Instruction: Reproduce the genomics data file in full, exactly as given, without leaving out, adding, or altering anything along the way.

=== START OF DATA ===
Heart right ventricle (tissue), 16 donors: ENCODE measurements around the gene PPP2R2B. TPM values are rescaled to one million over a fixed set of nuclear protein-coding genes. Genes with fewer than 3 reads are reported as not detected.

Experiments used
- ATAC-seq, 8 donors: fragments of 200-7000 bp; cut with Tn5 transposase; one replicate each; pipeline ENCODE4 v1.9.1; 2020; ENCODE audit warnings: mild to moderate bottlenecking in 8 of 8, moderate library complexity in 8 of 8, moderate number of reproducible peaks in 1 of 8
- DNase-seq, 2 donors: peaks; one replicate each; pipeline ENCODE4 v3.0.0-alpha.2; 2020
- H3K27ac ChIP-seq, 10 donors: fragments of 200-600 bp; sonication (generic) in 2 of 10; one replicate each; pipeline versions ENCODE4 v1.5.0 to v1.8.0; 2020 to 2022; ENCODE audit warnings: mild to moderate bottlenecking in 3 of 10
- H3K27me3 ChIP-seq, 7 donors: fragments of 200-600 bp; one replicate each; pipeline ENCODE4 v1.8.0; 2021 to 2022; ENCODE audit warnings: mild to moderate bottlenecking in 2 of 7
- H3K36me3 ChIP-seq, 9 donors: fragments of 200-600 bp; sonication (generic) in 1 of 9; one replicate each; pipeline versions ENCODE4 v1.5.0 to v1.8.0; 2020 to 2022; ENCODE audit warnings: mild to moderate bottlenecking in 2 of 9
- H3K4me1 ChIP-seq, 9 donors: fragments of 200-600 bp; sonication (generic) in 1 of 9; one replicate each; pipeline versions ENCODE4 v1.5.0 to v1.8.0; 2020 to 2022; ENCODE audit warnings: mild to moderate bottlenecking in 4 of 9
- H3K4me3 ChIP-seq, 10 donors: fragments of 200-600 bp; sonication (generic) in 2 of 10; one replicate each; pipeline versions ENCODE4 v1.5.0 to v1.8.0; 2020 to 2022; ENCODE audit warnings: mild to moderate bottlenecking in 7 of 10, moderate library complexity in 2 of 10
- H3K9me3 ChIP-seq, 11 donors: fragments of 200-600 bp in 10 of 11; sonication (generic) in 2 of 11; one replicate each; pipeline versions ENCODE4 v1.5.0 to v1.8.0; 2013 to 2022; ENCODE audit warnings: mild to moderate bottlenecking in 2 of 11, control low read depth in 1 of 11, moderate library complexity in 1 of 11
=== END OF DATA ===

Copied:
Heart right ventricle (tissue), 16 donors: ENCODE measurements around the gene PPP2R2B. TPM values are rescaled to one million over a fixed set of nuclear protein-coding genes. Genes with fewer than 3 reads are reported as not detected.

Experiments used
- ATAC-seq, 8 donors: fragments of 200-7000 bp; cut with Tn5 transposase; one replicate each; pipeline ENCODE4 v1.9.1; 2020; ENCODE audit warnings: mild to moderate bottlenecking in 8 of 8, moderate library complexity in 8 of 8, moderate number of reproducible peaks in 1 of 8
- DNase-seq, 2 donors: peaks; one replicate each; pipeline ENCODE4 v3.0.0-alpha.2; 2020
- H3K27ac ChIP-seq, 10 donors: fragments of 200-600 bp; sonication (generic) in 2 of 10; one replicate each; pipeline versions ENCODE4 v1.5.0 to v1.8.0; 2020 to 2022; ENCODE audit warnings: mild to moderate bottlenecking in 3 of 10
- H3K27me3 ChIP-seq, 7 donors: fragments of 200-600 bp; one replicate each; pipeline ENCODE4 v1.8.0; 2021 to 2022; ENCODE audit warnings: mild to moderate bottlenecking in 2 of 7
- H3K36me3 ChIP-seq, 9 donors: fragments of 200-600 bp; sonication (generic) in 1 of 9; one replicate each; pipeline versions ENCODE4 v1.5.0 to v1.8.0; 2020 to 2022; ENCODE audit warnings: mild to moderate bottlenecking in 2 of 9
- H3K4me1 ChIP-seq, 9 donors: fragments of 200-600 bp; sonication (generic) in 1 of 9; one replicate each; pipeline versions ENCODE4 v1.5.0 to v1.8.0; 2020 to 2022; ENCODE audit warnings: mild to moderate bottlenecking in 4 of 9
- H3K4me3 ChIP-seq, 10 donors: fragments of 200-600 bp; sonication (generic) in 2 of 10; one replicate each; pipeline versions ENCODE4 v1.5.0 to v1.8.0; 2020 to 2022; ENCODE audit warnings: mild to moderate bottlenecking in 7 of 10, moderate library complexity in 2 of 10
- H3K9me3 ChIP-seq, 11 donors: fragments of 200-600 bp in 10 of 11; sonication (generic) in 2 of 11; one replicate each; pipeline versions ENCODE4 v1.5.0 to v1.8.0; 2013 to 2022; ENCODE audit warnings: mild to moderate bottlenecking in 2 of 11, control low read depth in 1 of 11, moderate library complexity in 1 of 11